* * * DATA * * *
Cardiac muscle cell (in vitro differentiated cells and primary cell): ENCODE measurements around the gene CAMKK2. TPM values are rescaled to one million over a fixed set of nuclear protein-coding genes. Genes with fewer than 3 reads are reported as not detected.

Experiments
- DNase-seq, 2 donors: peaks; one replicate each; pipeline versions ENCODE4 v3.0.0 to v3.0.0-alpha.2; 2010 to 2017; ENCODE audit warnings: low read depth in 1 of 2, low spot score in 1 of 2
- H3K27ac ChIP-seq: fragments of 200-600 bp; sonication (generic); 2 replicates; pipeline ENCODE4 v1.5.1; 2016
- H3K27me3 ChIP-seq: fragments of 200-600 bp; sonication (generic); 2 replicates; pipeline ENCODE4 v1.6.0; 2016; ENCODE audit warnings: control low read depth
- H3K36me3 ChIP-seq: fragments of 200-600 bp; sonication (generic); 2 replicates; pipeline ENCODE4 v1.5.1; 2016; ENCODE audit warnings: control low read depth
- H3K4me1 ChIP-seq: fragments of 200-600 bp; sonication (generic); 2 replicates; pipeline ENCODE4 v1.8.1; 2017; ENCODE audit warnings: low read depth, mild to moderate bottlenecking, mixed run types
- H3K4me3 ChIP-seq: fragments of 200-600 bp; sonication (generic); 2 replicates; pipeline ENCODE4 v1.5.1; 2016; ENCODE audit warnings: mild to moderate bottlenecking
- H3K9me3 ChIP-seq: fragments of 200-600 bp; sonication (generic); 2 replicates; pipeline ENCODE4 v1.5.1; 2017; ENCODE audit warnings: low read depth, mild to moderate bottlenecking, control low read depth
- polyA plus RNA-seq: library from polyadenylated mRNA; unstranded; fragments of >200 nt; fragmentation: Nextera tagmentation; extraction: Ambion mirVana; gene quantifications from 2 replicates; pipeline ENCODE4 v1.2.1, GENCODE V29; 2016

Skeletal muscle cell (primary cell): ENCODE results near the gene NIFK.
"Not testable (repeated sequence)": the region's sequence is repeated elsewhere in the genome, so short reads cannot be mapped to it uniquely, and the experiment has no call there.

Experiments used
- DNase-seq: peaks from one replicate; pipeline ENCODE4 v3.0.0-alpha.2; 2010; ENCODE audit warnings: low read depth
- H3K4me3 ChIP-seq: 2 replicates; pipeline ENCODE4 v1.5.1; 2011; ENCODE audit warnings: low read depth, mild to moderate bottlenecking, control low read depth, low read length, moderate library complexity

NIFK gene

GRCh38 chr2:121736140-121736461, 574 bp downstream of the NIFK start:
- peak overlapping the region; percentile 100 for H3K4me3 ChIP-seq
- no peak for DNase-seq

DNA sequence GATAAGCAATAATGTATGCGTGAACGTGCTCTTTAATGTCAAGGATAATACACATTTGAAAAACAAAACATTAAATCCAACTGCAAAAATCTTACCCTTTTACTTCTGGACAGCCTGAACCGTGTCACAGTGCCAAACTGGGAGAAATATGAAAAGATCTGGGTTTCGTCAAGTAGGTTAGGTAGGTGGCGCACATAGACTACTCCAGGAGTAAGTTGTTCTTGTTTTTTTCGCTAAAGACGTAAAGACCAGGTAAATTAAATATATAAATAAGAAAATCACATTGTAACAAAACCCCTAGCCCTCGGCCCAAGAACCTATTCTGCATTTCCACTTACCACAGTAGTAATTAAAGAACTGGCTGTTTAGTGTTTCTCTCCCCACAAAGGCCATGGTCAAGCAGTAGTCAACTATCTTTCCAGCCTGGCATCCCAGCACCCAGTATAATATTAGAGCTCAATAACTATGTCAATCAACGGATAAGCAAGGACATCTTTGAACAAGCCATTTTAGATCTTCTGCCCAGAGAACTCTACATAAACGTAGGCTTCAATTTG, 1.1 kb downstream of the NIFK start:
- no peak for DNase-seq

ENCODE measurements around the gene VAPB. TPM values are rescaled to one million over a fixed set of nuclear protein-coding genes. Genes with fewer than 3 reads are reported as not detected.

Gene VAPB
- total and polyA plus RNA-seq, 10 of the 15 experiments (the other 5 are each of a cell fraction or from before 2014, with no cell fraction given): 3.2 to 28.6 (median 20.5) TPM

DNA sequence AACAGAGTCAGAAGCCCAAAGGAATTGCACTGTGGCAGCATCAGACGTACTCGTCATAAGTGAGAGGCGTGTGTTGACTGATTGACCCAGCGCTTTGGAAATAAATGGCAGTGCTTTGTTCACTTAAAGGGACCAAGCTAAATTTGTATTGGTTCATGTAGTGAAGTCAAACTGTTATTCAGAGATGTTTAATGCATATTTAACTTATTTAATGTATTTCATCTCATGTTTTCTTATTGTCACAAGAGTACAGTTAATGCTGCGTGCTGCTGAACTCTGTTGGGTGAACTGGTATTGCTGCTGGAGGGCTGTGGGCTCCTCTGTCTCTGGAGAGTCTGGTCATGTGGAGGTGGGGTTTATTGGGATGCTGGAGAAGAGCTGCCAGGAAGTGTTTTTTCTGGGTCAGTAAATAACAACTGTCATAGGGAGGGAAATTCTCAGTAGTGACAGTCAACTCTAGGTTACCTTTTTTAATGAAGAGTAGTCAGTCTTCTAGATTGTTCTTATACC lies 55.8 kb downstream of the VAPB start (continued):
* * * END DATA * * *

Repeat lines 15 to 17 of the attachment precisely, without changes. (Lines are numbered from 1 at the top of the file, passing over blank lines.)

- H3K4me3 ChIP-seq: 2 replicates; pipeline ENCODE4 v1.5.1; 2011; ENCODE audit warnings: low read depth, mild to moderate bottlenecking, control low read depth, low read length, moderate library complexity

NIFK gene

GRCh38 chr2:121736140-121736461, 574 bp downstream of the NIFK start: